It seems that the Ontario Attorney General’s commitment to enforcing the law operates on a double standard these days. Look at the continued prosecution of store owners opening illegally on Sunday and the lack of similar action against Toronto’s two illegal abortuaries.


Paul Magder is a Toronto furrier who has been challenging Sunday-closing laws for many years. His case is now being decided by the Supreme Court and yet police officers continue to lay charges regularly for his continuing violations of the law.


Henry Morgentaler and Robert Scott, in contrast, have been violating Canadian abortion laws for many years. Morgentaler’s appeal is now being decided by the Supreme Court and yet Attorney General Ian Scott blocks new charges and refuses to allow charges already laid from proceeding through the courts, until the Supreme Court rules.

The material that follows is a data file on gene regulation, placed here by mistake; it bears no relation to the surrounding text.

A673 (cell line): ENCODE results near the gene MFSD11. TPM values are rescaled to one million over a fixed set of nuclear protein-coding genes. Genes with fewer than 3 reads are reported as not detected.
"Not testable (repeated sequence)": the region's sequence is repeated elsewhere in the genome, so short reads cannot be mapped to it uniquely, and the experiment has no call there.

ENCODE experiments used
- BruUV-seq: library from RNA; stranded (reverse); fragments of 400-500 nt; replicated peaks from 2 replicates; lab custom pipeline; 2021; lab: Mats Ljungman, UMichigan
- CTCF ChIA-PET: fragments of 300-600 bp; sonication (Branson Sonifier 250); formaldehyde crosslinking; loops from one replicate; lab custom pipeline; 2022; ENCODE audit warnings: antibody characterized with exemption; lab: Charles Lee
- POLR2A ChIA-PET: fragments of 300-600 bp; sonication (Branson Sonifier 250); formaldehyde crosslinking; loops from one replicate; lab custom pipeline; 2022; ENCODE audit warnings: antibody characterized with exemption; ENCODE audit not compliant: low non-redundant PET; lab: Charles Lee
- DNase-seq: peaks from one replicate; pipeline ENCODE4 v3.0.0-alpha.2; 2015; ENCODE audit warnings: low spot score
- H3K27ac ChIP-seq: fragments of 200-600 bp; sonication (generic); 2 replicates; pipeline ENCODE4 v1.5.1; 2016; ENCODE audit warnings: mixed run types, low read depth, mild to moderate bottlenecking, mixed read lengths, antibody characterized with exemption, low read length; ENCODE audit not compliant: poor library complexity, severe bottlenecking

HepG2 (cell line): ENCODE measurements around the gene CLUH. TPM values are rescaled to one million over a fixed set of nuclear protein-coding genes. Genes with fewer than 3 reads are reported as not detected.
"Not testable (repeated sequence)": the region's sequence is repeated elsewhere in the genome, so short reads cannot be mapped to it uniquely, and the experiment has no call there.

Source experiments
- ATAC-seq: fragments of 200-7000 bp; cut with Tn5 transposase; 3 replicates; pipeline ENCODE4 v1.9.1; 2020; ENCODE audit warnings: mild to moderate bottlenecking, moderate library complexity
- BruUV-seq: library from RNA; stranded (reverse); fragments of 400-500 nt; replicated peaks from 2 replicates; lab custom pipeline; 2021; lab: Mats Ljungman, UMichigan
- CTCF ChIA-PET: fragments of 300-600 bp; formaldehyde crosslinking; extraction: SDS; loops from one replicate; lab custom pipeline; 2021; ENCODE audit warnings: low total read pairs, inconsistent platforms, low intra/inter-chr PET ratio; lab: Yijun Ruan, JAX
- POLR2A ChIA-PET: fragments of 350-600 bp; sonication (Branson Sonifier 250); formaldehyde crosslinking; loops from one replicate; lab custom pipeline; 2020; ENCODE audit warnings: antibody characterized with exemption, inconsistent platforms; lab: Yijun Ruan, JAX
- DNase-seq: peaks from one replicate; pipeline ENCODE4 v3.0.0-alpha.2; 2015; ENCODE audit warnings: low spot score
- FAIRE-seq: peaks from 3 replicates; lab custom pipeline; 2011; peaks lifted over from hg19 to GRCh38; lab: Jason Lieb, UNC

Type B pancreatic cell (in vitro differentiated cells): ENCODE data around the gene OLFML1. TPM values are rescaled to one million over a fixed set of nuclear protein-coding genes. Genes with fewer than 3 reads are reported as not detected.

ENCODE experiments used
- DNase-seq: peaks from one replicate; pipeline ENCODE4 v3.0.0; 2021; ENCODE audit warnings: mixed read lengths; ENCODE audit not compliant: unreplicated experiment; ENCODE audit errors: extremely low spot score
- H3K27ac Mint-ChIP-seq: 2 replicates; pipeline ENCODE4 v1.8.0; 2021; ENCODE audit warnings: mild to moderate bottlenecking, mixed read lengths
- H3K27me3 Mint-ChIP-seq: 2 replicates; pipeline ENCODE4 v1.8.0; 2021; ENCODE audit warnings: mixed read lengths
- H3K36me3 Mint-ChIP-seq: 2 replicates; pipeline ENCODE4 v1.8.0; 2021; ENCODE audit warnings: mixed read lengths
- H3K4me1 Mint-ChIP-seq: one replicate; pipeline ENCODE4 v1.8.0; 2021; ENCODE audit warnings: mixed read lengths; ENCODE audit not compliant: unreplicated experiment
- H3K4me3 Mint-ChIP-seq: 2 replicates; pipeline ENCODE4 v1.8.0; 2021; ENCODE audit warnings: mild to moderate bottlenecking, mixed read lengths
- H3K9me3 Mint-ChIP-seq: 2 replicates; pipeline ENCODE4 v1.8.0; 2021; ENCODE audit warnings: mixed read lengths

While it is unpopular in many quarters to state it, Canada is just over 90 per cent Christian and Christians have a serious obligation to preserve a day of rest and worship. In this culture Sunday has always been that day and should remain so. Members of other faiths, with other days of worship, equally have a right to have their religious needs recognized and accommodated.


When it comes to Sunday shopping, we are glad that the current law is being enforced. When it comes to abortion, we want the 1969 legislation reversed. But, in the meantime, we expect that at the very least the abortion law should be enforced by the police and politicians. Hospital therapeutic abortion committees must stop rubber-stamping abortions for socio-economic reasons – reasons which are not allowed in the law – and the illegal abortuaries must be charged and kept closed until the judicial process is complete.


Attorney General Ian Scott full well that he cannot please all the people all the time. He should also know that he cannot please any of the people when he so irrationally chooses which laws he will ignore.